Monthly Archives: October 2015

Found Poetry

In one of my most favorite classes I have ever taken, Environmental Literature, my teacher introduced me to the idea of “Found Poetry.” The idea of Found Poetry is to take quotes and phrases from a piece of prose and turn it into a poem. So, I wrote a poem found in A Discourse on Inequality that aligns on some fronts with Rousseau’s ideology and romantic nature. It reflects my favorite part of A Discourse on Inequality that I wish Rousseau had elaborated more on…


Rousseau – A Discourse on Inequality:

Found Poetry


Nature- Value Self


Our ills are of our own making,

Strengthen the power which Subdues –

sociable and a slave, he grows feeble.

His imagination paints no pictures;

his heart yearns for nothing.

Makes man in the end a tyrant over Himself –

man will not be born a man. Neither

foresight nor curiosity,

They speak of savage man,

they depict civilized man –

wear chains for the sake of imposing chains.

Once a people is accustomed

to Masters, it is no longer in a condition

to do without – not obliged to make

a Man a philosopher before we can make him

a Man.

But let us return to their foundation –

in Nature which Never lies.

Understanding owes much to the passions.

If we do not first have knowledge

of men themselves,

render ourselves incapable of knowing

Him. I would

have sought as my own country,

less fortunate or wise too late:

happy and peaceful commonwealth

of which the history was lost so to speak,

in the darkness of time. I would

have wished to Live and die free, that is to say,

subject to Law in such a way.

Such, Magnificent and Most Honoured Lords,

are the citizens – make your happiness endure

by the wisdom of using it well.

Wish not to live in a republic

newly founded, more dangerous

than the actions they report – exhibit

some love for the earthly city. What is more, this precious liberty

separate the original from that which is artificiality.

The activity of self-love contributes,

to the mutual preservation of the whole species.

It will be easy for others

to go down further the same path

– only after clearing away sand and dust,

where love is never seasonal,

for there is in freedom:

clash of passion, cry of nature.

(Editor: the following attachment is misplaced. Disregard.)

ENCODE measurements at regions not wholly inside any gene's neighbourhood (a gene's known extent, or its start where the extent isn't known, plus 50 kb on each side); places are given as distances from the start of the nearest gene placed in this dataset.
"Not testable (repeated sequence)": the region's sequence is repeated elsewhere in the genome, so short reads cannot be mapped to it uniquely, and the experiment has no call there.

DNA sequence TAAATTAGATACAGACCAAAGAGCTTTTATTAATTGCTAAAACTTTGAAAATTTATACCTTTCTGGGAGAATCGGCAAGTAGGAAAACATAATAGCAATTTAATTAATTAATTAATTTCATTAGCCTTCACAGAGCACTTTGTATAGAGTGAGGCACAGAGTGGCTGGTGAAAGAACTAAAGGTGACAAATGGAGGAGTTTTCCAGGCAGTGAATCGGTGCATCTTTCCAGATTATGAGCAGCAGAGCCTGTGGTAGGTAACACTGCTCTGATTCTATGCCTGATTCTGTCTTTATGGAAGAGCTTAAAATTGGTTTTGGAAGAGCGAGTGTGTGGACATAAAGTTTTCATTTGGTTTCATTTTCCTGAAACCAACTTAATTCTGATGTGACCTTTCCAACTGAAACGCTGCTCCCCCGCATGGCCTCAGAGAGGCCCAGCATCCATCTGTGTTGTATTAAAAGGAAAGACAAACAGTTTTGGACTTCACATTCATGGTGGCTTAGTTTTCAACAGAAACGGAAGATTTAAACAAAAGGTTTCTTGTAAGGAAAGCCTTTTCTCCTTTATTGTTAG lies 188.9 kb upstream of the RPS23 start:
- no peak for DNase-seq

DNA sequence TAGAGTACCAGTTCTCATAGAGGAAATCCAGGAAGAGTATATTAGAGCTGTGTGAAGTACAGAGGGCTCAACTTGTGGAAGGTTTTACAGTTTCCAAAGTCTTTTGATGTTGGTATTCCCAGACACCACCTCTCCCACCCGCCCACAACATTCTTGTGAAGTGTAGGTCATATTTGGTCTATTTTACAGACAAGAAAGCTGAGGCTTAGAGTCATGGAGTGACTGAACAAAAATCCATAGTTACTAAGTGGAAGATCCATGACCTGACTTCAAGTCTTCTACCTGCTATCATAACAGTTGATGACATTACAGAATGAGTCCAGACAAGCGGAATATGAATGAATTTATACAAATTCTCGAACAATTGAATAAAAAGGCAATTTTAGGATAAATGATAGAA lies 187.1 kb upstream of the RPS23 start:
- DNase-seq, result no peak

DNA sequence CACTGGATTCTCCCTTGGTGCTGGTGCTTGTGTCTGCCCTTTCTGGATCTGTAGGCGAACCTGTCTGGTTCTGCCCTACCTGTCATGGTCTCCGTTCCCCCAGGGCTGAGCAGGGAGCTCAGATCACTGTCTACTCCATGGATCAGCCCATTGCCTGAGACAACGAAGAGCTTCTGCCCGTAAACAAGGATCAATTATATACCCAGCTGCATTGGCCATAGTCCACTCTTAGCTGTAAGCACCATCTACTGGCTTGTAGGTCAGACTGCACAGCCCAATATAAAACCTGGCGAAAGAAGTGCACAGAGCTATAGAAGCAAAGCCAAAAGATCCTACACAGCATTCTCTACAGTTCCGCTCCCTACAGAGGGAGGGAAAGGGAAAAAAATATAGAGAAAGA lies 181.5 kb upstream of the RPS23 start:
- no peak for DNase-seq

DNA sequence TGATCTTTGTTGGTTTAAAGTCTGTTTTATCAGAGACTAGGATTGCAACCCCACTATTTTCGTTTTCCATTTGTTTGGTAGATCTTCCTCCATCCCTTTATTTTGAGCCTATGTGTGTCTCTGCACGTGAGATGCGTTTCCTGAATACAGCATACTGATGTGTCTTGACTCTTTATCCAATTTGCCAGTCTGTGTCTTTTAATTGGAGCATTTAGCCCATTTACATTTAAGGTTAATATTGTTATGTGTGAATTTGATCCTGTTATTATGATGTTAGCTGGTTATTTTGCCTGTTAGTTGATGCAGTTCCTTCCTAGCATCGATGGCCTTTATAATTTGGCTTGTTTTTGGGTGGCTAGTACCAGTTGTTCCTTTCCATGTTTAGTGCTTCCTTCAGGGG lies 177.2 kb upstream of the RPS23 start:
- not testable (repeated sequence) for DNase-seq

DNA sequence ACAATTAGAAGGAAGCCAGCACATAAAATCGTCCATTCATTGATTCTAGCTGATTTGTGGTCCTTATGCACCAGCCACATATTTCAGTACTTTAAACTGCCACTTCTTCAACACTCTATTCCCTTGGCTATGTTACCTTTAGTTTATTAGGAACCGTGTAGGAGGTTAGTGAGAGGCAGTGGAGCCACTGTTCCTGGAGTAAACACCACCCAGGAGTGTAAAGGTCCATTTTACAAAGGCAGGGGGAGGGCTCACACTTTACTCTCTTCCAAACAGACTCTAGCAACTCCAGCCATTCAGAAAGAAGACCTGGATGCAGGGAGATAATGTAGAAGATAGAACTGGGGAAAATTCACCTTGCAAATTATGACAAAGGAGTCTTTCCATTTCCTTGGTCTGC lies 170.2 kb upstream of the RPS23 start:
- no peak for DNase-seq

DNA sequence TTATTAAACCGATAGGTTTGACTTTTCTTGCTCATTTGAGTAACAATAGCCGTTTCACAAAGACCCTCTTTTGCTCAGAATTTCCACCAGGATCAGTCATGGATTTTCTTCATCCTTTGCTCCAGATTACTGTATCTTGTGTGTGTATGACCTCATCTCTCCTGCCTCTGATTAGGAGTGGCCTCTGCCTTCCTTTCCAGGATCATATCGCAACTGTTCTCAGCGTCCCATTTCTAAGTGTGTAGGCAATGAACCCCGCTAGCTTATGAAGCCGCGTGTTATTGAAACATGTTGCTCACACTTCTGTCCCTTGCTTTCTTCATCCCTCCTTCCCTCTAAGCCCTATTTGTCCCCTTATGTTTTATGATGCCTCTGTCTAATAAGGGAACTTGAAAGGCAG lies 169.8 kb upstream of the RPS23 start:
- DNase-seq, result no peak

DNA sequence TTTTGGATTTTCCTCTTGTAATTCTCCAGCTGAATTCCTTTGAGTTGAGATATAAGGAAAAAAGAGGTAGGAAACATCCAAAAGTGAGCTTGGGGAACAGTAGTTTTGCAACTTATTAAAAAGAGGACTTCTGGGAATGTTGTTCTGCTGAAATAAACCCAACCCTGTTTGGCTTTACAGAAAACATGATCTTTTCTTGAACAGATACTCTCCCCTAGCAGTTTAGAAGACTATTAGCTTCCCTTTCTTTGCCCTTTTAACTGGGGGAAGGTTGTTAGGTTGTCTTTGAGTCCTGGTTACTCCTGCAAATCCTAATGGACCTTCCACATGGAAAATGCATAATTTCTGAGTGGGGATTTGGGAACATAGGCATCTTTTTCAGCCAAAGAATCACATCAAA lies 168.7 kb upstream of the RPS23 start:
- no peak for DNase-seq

Where there is no love, what would be the use of

beauty? Presages and guarantees

or a sincere and permanent reconciliation. No

Greater Felicity for Himself

than that of seeing You all happy.


-Jordan Fitzgerald



Filed under Uncategorized

Tempest Lecture: Book and Body

In lecture today, we were asked if Shakespeare is a master illusionist. The idea of Prospero and Shakespeare’s relationship was also questioned. Does Shakespeare use Prospero in Tempest as Plato uses Socrates in Republic? Through different lenses of interpretation one may argue either way. I do not believe Shakespeare speaks through Prospero as deliberately as Plato does through Socrates, but I do think that Shakespeare manipulates the character of Prospero to author Tempest.

Later in our lecture, Professor Mota, in reference to Greenaway’s art film, explained how Greenaway believes that “print and flesh are equally attractive” and that this directly relates to the relationship between book and body. He then proposed the idea that Prospero’s books give him life and that they give life to the story and life to the island.

I agree with this, because without Prospero’s books there would be no storyline and therefore no Tempest. I think that the play was in a way written by Prospero because he was responsible for everything. Because Tempest was in reality written by Shakespeare but it appears to be controlled and manipulatively written by Prospero, it is appropriate to assume Shakespeare speaks through Prospero to some degree. Here, Mota and Greenaway’s ideas offer an answer to previously asked questions and connect both the written play and film interpretation.


Filed under Uncategorized